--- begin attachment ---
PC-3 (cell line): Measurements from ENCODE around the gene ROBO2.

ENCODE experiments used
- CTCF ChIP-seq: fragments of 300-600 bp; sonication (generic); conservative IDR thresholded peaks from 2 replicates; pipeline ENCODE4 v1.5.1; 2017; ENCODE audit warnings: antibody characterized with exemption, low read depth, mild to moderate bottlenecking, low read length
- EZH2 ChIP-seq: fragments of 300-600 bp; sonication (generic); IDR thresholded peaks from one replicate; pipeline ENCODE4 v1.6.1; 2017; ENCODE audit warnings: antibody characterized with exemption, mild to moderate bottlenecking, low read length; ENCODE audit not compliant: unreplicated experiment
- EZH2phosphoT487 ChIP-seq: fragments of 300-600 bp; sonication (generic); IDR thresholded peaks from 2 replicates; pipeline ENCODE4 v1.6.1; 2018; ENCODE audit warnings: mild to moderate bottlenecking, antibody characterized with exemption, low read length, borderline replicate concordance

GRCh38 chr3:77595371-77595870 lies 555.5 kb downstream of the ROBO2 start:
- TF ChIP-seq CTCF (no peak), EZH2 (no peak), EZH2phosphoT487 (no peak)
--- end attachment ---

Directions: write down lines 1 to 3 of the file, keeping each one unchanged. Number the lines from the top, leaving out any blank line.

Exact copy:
PC-3 (cell line): Measurements from ENCODE around the gene ROBO2.

ENCODE experiments used
- CTCF ChIP-seq: fragments of 300-600 bp; sonication (generic); conservative IDR thresholded peaks from 2 replicates; pipeline ENCODE4 v1.5.1; 2017; ENCODE audit warnings: antibody characterized with exemption, low read depth, mild to moderate bottlenecking, low read length